December 18, 2007
YOU SHOULD HAVE HEARD THEM SWING:
Frank Morgan, 73, a Bebop Progenitor (WILL FRIEDWALD, December 18, 2007, NY Sun)
Morgan emulated Parker in more ways than one. In addition to being the exemplar of bebop's purest and most expressively baroque form, he also acquired Parker's infamous drug habit. This stunted what could have been one of the all-time great careers in jazz, as Morgan wound up spending most of what should have been his most productive years in prison. Yet he blossomed in the mid-1980s, and spent the last two decades touring and recording to make up for lost time. [...]
Parker not only inspired the young Morgan to play alto sax, but recommended that he begin his training on clarinet. Parker even picked out Morgan's first horn. "I am a bebopper stone through, I was a be-bop criminal. I'm a bebop actor. I want to do that throughout my life," Morgan told allaboutjazz.com.
Morgan remained close with Parker until his death in 1955. He once told critic Gary Giddins, "Bird once said to me that he believed in playing the blues on everything. You could say he was playing the blues all the time, whether it was 'Parker's Mood' or 'April in Paris.'"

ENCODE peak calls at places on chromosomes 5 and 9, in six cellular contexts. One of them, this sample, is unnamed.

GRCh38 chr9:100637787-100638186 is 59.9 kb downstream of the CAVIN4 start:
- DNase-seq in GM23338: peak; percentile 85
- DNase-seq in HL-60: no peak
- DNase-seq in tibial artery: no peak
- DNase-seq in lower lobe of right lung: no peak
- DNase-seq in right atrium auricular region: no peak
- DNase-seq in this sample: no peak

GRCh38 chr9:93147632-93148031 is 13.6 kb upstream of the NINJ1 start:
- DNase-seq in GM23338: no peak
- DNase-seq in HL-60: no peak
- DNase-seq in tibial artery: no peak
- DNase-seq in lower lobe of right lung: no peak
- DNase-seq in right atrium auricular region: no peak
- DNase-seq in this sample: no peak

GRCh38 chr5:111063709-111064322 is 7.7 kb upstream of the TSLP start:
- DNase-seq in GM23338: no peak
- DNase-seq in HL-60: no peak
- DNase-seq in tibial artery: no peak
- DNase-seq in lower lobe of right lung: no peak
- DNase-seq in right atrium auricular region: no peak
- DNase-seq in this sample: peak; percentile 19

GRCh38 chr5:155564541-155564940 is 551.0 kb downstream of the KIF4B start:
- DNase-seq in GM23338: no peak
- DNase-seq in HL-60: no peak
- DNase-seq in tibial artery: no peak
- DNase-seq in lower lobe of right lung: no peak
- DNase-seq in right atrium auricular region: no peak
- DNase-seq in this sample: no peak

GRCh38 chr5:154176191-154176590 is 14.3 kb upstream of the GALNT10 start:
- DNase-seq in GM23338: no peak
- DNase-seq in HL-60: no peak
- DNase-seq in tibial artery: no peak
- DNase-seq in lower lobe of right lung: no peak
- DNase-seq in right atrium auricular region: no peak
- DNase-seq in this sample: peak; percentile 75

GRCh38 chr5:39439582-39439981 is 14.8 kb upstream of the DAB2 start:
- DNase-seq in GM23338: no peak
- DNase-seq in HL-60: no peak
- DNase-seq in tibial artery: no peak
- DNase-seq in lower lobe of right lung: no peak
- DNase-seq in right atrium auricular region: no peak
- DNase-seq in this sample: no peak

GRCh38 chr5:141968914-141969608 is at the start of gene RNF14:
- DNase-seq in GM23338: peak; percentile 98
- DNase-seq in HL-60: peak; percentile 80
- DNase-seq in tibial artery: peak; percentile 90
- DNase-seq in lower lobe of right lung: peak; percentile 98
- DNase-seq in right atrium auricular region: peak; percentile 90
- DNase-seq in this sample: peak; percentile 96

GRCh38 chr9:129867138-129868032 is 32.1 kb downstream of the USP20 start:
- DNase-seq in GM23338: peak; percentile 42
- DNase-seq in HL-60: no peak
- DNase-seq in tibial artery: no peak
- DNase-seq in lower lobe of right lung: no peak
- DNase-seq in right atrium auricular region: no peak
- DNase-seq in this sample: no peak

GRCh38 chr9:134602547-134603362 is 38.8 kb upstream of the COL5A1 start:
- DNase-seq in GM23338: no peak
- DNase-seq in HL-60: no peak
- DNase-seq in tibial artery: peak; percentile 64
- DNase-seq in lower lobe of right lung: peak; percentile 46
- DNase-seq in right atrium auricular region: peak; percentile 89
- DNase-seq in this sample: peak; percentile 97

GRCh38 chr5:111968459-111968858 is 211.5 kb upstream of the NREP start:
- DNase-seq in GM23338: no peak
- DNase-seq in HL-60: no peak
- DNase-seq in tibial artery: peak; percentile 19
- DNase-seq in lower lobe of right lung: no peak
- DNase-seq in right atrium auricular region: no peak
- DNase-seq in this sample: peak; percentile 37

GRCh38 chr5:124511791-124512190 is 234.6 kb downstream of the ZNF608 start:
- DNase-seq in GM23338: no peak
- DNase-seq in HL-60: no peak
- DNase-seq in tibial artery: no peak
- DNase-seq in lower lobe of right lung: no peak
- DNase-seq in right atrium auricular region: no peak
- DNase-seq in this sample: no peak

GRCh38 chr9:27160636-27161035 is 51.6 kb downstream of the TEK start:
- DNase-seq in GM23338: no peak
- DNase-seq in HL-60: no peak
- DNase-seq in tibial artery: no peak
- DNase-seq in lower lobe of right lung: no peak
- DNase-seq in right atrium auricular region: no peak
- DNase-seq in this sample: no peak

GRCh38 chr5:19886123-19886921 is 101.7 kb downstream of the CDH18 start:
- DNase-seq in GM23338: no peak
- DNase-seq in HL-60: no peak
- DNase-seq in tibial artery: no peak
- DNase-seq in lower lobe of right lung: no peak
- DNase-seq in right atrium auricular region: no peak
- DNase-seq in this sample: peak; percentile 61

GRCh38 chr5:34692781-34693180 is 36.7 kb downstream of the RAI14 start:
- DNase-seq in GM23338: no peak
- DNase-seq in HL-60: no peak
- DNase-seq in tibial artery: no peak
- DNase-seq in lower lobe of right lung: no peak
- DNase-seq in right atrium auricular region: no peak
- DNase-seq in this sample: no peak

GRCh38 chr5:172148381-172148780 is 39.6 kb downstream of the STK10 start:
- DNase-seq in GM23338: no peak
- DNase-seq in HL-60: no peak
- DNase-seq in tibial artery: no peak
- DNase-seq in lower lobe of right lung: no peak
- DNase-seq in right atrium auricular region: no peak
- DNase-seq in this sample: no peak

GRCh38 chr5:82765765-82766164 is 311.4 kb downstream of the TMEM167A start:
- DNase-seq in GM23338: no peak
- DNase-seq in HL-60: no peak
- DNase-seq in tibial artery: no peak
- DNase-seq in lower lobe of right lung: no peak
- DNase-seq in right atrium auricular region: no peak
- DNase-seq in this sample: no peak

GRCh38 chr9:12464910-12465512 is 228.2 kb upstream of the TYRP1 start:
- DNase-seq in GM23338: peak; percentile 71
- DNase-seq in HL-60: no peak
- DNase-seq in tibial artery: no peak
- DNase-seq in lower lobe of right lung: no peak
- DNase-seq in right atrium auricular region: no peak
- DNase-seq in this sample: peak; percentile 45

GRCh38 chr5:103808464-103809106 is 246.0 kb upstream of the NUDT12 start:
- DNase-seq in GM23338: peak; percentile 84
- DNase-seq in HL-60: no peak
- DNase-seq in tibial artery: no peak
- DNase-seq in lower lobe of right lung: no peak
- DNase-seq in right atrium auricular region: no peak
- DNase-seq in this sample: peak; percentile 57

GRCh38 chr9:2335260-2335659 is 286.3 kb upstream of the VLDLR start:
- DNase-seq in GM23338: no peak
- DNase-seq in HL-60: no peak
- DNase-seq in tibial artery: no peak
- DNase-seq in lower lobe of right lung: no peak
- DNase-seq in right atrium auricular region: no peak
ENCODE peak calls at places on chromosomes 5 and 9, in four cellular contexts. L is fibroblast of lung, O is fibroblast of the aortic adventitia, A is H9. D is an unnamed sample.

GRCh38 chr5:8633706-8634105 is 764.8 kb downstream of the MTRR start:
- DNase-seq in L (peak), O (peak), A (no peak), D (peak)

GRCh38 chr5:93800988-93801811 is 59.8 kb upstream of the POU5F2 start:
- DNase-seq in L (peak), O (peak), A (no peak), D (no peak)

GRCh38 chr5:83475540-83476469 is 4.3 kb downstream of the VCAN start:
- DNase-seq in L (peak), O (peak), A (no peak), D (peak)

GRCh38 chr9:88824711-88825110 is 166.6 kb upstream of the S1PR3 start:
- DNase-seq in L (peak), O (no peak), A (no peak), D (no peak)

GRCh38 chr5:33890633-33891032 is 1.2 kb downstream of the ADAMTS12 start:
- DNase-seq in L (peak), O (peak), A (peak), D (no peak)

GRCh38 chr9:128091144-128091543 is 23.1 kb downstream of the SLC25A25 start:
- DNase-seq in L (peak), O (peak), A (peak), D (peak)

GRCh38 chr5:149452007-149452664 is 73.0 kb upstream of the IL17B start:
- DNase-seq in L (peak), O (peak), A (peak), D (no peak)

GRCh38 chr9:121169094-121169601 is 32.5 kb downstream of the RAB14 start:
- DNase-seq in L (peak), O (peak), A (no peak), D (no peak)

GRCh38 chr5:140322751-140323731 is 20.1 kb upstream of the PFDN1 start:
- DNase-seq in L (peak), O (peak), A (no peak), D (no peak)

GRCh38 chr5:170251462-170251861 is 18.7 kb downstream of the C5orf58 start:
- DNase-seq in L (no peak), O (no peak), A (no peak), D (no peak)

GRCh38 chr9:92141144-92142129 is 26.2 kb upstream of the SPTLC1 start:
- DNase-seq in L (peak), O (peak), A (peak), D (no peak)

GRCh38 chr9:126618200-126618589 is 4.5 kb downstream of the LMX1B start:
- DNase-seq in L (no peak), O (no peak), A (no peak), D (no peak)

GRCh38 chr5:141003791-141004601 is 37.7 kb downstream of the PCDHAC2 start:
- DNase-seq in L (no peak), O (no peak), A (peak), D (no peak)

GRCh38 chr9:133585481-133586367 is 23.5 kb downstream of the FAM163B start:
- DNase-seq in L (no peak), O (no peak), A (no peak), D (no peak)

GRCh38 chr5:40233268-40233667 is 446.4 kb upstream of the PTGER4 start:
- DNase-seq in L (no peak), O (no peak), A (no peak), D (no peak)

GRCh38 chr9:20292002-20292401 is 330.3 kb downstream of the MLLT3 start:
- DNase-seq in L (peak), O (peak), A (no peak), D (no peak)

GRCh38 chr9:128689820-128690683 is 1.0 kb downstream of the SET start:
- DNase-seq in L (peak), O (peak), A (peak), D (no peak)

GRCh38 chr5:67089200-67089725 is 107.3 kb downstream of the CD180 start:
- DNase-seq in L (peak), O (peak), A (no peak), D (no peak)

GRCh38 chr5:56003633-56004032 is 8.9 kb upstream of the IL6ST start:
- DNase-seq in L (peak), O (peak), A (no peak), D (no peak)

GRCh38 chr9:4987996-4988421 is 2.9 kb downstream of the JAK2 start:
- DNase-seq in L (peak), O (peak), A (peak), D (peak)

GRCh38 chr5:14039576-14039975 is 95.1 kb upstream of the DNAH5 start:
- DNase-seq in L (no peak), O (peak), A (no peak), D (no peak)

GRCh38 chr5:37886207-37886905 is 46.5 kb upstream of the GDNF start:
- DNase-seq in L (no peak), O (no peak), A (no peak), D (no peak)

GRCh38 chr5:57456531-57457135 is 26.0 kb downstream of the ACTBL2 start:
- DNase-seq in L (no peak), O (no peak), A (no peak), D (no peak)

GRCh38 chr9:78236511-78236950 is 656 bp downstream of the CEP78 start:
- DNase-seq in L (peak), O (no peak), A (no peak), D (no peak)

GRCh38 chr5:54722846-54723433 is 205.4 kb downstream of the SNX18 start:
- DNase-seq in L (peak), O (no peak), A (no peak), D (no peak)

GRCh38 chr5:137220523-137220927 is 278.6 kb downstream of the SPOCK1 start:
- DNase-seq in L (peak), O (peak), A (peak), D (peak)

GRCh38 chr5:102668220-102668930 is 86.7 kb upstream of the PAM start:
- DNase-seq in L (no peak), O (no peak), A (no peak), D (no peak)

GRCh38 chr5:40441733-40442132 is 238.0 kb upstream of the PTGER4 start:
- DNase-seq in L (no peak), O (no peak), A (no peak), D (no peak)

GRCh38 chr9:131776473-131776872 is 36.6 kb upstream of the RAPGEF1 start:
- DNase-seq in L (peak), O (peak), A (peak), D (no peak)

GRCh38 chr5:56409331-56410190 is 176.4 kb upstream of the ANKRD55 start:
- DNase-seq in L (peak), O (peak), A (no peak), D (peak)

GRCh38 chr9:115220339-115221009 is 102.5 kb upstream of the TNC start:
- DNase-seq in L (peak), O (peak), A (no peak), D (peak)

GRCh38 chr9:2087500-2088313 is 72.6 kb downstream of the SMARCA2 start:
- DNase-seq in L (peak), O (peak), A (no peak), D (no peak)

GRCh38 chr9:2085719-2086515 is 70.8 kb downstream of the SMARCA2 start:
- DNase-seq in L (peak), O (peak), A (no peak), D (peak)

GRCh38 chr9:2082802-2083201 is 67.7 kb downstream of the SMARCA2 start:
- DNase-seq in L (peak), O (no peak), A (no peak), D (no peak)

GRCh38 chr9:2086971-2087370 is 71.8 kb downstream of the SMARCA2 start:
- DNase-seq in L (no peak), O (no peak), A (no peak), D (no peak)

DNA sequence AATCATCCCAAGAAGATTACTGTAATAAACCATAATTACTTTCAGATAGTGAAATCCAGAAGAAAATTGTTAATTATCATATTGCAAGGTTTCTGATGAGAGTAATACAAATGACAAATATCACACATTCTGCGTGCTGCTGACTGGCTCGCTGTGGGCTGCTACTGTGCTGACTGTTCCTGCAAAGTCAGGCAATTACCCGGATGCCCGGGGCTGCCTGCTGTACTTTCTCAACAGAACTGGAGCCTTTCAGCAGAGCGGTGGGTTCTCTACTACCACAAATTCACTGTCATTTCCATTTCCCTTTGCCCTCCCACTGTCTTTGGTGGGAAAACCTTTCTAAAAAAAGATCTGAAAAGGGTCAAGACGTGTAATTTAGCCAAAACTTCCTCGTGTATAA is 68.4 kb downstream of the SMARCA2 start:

When he was 14, Morgan's family moved to Los Angeles, where he was taught by the famous classical reed instructor Merle Johnston and encouraged by jazz great Benny Carter. He also continued to learn from Parker, and saw him play whenever he came to Hollywood. [...]
Though his drug habit landed him in the California penal system for most of the next two decades, Morgan was surprisingly not bitter about it in later interviews. He played in prison bands, occasionally sharing the stage with fellow bebop alto great (and addict) Art Pepper. "The greatest big band I ever played with was in San Quentin," he told Mr. Giddins. "We played every Saturday night for what they called a Warden's Tour … People would take that tour just to hear the band."
Posted by Orrin Judd at December 18, 2007 4:57 PM